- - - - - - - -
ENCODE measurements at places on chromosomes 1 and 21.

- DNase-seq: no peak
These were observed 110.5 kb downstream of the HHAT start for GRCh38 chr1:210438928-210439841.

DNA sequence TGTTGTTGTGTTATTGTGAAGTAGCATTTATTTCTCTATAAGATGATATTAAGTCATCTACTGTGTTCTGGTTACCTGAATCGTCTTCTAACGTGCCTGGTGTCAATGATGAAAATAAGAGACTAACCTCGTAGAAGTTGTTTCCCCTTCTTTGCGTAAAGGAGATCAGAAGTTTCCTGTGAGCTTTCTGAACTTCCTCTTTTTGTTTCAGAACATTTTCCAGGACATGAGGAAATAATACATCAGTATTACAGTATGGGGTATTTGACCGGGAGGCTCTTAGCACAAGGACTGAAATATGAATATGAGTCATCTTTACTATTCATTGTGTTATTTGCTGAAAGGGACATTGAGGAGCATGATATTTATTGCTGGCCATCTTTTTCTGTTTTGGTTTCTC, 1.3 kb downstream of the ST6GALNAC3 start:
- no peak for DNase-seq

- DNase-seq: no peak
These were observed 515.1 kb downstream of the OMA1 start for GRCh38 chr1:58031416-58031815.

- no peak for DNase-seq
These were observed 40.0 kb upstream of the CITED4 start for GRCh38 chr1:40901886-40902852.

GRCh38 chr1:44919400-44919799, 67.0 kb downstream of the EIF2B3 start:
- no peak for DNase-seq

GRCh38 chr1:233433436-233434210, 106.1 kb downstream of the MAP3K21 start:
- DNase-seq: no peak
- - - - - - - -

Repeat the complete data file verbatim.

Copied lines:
ENCODE measurements at places on chromosomes 1 and 21.

- DNase-seq: no peak
These were observed 110.5 kb downstream of the HHAT start for GRCh38 chr1:210438928-210439841.

DNA sequence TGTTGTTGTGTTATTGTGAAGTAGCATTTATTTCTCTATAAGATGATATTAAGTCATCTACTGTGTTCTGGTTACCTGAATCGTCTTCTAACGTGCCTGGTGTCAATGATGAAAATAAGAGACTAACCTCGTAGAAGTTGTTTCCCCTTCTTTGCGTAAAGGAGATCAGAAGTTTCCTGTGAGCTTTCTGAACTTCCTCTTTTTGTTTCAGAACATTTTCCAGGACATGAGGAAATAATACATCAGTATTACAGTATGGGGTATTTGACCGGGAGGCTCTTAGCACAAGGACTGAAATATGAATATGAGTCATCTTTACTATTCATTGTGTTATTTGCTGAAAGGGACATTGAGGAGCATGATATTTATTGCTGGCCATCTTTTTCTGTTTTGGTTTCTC, 1.3 kb downstream of the ST6GALNAC3 start:
- no peak for DNase-seq

- DNase-seq: no peak
These were observed 515.1 kb downstream of the OMA1 start for GRCh38 chr1:58031416-58031815.

- no peak for DNase-seq
These were observed 40.0 kb upstream of the CITED4 start for GRCh38 chr1:40901886-40902852.

GRCh38 chr1:44919400-44919799, 67.0 kb downstream of the EIF2B3 start:
- no peak for DNase-seq

GRCh38 chr1:233433436-233434210, 106.1 kb downstream of the MAP3K21 start:
- DNase-seq: no peak